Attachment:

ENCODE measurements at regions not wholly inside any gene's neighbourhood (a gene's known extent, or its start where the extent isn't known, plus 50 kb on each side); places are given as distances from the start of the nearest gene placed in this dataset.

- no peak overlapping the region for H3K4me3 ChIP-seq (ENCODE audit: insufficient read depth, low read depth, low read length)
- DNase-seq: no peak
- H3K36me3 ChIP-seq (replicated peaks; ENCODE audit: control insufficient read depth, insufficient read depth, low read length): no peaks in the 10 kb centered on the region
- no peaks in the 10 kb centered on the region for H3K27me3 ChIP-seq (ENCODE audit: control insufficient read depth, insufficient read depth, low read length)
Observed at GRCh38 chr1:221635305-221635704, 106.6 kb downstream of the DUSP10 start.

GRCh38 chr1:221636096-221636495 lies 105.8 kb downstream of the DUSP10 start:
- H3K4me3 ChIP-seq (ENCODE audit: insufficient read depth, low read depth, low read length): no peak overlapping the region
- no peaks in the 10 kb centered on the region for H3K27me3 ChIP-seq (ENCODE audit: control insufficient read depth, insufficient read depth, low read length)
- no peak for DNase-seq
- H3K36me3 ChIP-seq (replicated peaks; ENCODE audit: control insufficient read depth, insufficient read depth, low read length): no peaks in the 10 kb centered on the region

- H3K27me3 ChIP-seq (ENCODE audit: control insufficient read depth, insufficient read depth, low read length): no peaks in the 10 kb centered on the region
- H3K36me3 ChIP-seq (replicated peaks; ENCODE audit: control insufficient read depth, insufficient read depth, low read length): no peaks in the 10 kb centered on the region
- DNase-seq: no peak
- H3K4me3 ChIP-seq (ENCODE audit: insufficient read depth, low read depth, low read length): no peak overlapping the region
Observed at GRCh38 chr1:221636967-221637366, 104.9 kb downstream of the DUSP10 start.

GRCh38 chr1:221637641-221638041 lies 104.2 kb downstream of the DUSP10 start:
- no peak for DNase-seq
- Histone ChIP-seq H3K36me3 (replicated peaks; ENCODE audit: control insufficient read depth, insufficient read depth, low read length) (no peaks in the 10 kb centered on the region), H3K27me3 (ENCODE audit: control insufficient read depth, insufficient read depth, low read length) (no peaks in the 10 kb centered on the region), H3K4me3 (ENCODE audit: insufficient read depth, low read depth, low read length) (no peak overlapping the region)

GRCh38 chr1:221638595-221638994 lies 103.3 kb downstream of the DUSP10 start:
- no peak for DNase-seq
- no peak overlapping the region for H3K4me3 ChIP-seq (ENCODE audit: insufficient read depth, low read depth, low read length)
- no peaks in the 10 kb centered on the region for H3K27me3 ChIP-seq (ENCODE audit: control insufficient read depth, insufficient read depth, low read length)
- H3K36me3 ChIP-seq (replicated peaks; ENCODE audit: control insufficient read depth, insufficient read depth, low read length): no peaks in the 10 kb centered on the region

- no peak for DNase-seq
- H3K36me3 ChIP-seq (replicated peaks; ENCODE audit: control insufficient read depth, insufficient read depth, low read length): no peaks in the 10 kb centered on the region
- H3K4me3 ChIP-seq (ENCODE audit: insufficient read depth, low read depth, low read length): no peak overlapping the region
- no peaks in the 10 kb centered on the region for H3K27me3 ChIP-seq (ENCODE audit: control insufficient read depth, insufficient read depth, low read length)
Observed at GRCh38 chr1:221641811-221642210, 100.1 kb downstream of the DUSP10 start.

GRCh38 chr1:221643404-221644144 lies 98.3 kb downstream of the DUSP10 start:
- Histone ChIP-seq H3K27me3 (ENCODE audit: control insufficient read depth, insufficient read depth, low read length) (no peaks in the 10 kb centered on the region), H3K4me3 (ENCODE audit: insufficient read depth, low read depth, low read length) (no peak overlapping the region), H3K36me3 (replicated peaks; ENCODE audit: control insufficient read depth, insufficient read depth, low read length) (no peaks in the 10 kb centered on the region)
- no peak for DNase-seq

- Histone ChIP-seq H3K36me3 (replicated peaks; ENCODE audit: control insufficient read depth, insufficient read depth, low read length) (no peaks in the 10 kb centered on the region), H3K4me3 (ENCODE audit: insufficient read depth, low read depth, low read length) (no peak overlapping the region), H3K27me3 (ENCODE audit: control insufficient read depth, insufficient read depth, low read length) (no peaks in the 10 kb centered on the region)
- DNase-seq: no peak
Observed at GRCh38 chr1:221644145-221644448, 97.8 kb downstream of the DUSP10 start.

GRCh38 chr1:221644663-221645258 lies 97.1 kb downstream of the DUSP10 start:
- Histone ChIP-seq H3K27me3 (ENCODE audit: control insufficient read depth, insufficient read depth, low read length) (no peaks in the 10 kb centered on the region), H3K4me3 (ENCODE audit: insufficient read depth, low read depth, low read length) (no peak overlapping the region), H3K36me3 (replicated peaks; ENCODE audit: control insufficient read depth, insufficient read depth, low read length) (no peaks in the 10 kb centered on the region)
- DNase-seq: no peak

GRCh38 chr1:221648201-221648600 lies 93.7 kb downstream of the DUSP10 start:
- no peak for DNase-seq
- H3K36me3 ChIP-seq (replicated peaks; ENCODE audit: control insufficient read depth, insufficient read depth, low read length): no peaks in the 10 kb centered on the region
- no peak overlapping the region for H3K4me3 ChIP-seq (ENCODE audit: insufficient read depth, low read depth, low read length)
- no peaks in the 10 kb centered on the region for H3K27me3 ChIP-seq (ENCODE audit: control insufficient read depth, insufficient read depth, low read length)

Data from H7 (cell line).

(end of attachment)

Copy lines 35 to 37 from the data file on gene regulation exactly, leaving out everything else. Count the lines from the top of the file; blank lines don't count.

Observed at GRCh38 chr1:221644145-221644448, 97.8 kb downstream of the DUSP10 start.

GRCh38 chr1:221644663-221645258 lies 97.1 kb downstream of the DUSP10 start:
- Histone ChIP-seq H3K27me3 (ENCODE audit: control insufficient read depth, insufficient read depth, low read length) (no peaks in the 10 kb centered on the region), H3K4me3 (ENCODE audit: insufficient read depth, low read depth, low read length) (no peak overlapping the region), H3K36me3 (replicated peaks; ENCODE audit: control insufficient read depth, insufficient read depth, low read length) (no peaks in the 10 kb centered on the region)